PI: Robert Jervis, Columbia University
With collaborators from: University of Notre Dame; Central European University, Budapest (Hungary)
Government program manager: Dr. Ivy Estabrooke, Office of Naval Research

We will examine how the United States and China use “culture” to advance their security interests and wage their hegemonic competition in the 21st century. The project will employ long-range historical analysis to generate qualitative case studies and a statistical dataset of attempts by both states to use culture to achieve high-level national security ambitions.

Cornell: Tracking Critical-Mass Outbreaks in Social Contagions

PI: Michael Macy, Cornell University
With collaborators from: Johns Hopkins Applied Physics Laboratory; Morningside Analytics
Government program manager: Dr. Benjamin Knott, Air Force Office of Scientific Research

This proposal focuses on the analysis and empirical modeling of the dynamics of social movement mobilization and contagions. They will evaluate the critical mass (tipping point) model on four datasets of digital traces of social contagions, which include Twitter posts and conversations around the 2011 Egyptian revolution, the 2011 Russian Duma elections, the 2012 Nigerian fuel subsidy crisis and the 2013 Gazi park protests in Turkey. For each dataset, they propose to use information retrieval and sentiment analysis methods to identify individuals mobilized in a social contagion and when they become mobilized. These methods will enable them to construct an “adoption curve” that tracks the number of individuals mobilized in the contagion at any given point in time and to test that curve for presence of the statistical signature of critical mass.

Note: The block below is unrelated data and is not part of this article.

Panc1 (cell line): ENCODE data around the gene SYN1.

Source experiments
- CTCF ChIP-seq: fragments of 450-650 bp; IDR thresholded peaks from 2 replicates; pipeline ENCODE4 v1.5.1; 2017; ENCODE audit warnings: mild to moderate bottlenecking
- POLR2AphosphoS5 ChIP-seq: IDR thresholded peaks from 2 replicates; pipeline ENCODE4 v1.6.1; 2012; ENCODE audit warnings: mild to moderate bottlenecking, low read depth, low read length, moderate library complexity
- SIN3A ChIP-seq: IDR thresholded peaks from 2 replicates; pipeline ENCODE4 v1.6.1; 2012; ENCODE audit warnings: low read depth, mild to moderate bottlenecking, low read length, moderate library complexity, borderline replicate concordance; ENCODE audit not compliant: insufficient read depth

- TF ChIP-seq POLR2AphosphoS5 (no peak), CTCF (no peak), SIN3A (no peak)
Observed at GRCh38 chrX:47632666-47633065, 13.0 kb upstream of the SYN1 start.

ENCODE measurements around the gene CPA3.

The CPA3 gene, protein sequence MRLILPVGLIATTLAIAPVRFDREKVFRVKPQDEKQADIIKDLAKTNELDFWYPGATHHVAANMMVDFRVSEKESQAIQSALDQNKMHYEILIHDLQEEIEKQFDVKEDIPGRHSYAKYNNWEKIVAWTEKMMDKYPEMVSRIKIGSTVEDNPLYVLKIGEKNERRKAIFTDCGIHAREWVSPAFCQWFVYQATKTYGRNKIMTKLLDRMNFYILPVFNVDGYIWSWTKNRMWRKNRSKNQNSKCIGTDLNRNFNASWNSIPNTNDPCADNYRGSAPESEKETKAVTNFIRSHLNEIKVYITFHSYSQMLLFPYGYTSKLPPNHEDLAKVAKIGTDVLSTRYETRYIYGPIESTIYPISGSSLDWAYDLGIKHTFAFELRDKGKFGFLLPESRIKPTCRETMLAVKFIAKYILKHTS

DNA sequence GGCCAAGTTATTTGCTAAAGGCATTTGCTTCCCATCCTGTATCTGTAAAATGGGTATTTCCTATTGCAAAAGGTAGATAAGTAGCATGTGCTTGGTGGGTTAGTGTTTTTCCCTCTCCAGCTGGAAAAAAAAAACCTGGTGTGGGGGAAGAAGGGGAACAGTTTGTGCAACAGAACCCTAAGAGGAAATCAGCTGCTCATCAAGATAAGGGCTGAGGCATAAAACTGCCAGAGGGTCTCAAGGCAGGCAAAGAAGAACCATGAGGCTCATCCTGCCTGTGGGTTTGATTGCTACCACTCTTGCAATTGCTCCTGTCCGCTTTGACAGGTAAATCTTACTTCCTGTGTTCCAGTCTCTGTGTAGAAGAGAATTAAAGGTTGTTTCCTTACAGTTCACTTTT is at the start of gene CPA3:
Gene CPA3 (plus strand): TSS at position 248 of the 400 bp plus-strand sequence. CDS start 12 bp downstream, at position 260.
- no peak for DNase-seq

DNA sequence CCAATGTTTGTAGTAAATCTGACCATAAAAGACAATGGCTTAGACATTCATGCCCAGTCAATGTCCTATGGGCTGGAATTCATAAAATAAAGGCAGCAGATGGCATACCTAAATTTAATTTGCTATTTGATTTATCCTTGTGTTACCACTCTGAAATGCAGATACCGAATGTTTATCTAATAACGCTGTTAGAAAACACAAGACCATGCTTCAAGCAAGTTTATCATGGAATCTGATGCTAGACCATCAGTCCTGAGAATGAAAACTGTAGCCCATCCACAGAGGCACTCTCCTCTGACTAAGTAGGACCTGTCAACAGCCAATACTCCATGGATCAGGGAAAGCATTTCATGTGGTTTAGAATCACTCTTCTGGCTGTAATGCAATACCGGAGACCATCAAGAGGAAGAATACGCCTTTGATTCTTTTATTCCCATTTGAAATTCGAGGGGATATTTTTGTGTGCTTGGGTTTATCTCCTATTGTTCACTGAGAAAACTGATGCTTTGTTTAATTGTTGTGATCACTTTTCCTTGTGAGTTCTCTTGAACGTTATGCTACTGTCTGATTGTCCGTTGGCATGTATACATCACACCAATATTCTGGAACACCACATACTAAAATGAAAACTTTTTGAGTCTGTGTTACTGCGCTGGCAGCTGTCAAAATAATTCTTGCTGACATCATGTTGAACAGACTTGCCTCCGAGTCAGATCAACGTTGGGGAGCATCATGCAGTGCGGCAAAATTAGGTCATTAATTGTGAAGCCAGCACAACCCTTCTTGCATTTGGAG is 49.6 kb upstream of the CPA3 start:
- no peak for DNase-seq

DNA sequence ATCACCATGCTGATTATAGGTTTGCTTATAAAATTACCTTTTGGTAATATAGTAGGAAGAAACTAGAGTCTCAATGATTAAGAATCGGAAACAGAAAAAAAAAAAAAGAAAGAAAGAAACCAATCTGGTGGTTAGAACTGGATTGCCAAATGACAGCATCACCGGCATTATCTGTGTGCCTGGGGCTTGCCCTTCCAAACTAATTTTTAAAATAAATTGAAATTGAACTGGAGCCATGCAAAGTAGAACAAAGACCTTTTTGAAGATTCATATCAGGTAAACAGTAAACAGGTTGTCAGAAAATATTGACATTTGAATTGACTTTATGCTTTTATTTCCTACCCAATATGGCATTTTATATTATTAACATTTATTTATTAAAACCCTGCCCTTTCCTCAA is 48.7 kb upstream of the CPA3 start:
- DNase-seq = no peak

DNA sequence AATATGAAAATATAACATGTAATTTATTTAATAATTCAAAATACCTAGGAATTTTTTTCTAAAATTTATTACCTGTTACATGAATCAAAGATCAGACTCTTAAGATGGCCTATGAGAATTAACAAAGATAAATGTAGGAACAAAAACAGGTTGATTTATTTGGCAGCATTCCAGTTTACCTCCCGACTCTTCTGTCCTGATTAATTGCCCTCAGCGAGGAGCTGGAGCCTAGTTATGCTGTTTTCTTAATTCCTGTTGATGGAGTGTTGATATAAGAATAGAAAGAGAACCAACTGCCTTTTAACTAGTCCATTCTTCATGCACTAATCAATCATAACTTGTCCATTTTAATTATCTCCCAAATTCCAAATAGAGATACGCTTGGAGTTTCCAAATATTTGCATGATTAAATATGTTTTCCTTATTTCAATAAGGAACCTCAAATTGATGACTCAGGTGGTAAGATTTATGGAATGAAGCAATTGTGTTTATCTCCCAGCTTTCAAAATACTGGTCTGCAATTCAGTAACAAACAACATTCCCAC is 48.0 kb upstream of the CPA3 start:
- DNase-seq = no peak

Texas A&M: Household Formation Systems, Marriage Markets, & Societal Resilience

PI: Valerie Hudson, Texas A&M
With collaborators from: Brigham Young University; Yale University
Government lead: Dr. Lisa Troyer, Army Research Office

This project will investigate how marriage markets affect political and economic organization, and social conflict and resilience, looking at how patrilocality, age at marriage for women, prevalence of polygyny, inequity in family law favoring males, sex ratios, practices in brideprice/dowry, prevalence of cousin marriage, and sanctions for violence against females affect political and economic outcomes for households, as well as inter- and intra-state sociopolitical conflicts. The researchers will draw on national statistics and an in-depth case study in West Africa to test hypotheses from their framework.